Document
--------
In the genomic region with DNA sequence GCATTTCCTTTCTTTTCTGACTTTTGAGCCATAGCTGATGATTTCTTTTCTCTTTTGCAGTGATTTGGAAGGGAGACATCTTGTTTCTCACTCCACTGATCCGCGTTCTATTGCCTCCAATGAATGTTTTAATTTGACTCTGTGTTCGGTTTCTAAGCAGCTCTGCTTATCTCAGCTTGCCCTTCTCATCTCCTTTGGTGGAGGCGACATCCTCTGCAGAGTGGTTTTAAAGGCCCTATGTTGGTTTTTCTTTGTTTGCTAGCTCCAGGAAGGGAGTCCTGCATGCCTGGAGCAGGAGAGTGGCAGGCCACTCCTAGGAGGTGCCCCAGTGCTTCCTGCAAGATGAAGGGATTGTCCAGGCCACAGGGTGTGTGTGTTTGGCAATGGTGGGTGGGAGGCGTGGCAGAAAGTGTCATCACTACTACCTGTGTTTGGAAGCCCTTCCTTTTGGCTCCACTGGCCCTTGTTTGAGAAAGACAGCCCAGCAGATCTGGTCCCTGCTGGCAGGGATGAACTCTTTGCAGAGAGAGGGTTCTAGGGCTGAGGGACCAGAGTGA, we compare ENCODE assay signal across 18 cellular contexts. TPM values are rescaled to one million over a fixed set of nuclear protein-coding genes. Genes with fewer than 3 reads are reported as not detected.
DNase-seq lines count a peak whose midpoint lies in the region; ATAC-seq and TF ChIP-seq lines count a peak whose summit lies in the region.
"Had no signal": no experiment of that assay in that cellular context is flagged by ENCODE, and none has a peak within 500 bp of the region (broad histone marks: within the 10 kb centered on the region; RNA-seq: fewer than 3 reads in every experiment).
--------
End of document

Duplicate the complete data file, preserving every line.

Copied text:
In the genomic region with DNA sequence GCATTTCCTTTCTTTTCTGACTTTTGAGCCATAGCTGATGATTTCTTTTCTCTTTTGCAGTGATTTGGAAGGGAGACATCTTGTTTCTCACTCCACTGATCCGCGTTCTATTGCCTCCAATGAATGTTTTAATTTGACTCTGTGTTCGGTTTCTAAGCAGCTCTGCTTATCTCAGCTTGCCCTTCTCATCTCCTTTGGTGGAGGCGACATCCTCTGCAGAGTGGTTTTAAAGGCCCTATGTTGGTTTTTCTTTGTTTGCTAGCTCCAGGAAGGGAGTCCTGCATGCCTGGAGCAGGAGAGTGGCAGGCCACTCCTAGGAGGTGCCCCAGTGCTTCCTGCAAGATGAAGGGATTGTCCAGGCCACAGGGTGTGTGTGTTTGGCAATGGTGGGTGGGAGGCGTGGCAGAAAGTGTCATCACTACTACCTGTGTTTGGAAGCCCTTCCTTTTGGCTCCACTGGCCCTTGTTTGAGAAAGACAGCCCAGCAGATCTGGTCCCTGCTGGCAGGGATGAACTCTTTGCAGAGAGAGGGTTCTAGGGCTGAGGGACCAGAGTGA, we compare ENCODE assay signal across 18 cellular contexts. TPM values are rescaled to one million over a fixed set of nuclear protein-coding genes. Genes with fewer than 3 reads are reported as not detected.
DNase-seq lines count a peak whose midpoint lies in the region; ATAC-seq and TF ChIP-seq lines count a peak whose summit lies in the region.
"Had no signal": no experiment of that assay in that cellular context is flagged by ENCODE, and none has a peak within 500 bp of the region (broad histone marks: within the 10 kb centered on the region; RNA-seq: fewer than 3 reads in every experiment).